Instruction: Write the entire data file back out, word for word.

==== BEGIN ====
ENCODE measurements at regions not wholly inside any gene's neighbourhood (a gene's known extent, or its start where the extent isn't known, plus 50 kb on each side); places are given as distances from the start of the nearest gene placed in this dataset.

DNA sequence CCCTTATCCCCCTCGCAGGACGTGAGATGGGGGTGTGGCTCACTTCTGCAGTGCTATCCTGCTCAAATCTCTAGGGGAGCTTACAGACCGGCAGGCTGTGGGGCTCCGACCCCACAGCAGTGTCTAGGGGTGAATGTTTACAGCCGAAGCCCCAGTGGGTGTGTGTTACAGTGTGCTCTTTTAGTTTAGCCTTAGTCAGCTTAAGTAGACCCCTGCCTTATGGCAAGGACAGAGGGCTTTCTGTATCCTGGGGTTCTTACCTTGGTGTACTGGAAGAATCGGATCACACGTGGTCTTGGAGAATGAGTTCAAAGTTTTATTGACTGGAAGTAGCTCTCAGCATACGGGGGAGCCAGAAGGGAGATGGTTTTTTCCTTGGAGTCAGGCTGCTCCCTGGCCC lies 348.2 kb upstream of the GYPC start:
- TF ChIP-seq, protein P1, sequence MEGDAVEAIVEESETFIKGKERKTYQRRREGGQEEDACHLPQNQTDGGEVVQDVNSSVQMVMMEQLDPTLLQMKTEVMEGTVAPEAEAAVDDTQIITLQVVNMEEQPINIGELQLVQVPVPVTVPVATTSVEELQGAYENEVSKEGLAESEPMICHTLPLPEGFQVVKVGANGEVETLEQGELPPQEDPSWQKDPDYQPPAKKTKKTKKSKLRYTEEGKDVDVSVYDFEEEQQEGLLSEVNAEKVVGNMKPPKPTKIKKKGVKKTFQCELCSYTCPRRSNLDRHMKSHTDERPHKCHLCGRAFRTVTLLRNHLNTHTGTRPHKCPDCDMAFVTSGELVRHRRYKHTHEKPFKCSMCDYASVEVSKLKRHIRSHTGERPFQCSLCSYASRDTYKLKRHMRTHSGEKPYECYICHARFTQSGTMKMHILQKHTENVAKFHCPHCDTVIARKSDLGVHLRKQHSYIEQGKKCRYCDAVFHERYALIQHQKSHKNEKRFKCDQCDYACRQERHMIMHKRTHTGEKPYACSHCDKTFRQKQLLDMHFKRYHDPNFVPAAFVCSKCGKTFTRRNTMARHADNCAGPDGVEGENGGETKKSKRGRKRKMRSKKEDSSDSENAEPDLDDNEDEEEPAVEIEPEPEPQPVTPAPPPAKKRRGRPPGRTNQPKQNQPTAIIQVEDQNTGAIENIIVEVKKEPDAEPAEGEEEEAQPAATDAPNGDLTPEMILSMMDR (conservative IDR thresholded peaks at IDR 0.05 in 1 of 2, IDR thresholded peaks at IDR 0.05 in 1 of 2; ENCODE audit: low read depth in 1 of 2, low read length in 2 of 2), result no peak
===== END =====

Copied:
ENCODE measurements at regions not wholly inside any gene's neighbourhood (a gene's known extent, or its start where the extent isn't known, plus 50 kb on each side); places are given as distances from the start of the nearest gene placed in this dataset.

DNA sequence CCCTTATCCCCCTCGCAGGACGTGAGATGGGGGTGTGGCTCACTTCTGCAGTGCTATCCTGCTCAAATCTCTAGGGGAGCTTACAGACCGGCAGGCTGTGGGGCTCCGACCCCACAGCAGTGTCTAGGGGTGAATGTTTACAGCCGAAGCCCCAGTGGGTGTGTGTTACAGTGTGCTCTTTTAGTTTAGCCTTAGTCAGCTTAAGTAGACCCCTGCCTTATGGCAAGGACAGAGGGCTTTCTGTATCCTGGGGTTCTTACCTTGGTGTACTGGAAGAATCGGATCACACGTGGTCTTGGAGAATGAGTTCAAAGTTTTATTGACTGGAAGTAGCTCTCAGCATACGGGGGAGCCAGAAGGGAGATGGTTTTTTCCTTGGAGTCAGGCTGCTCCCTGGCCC lies 348.2 kb upstream of the GYPC start:
- TF ChIP-seq, protein P1, sequence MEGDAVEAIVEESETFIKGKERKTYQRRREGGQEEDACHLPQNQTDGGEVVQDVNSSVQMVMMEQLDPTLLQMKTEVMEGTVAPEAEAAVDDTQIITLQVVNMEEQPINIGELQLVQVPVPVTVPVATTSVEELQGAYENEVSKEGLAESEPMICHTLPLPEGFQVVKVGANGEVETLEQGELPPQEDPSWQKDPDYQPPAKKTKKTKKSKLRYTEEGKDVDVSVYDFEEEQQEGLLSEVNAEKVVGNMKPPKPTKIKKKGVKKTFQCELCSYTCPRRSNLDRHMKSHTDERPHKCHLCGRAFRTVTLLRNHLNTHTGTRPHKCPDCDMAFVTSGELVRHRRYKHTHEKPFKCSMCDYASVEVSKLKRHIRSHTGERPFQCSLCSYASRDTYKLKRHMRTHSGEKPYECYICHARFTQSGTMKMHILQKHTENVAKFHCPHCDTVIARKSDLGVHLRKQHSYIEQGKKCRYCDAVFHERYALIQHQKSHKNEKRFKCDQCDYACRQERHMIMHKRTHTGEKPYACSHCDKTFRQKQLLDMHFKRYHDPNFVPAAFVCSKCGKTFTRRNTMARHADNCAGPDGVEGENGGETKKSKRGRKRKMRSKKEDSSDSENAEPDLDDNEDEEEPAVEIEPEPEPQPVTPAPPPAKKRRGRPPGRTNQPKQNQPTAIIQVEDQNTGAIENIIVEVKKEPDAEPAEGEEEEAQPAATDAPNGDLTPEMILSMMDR (conservative IDR thresholded peaks at IDR 0.05 in 1 of 2, IDR thresholded peaks at IDR 0.05 in 1 of 2; ENCODE audit: low read depth in 1 of 2, low read length in 2 of 2), result no peak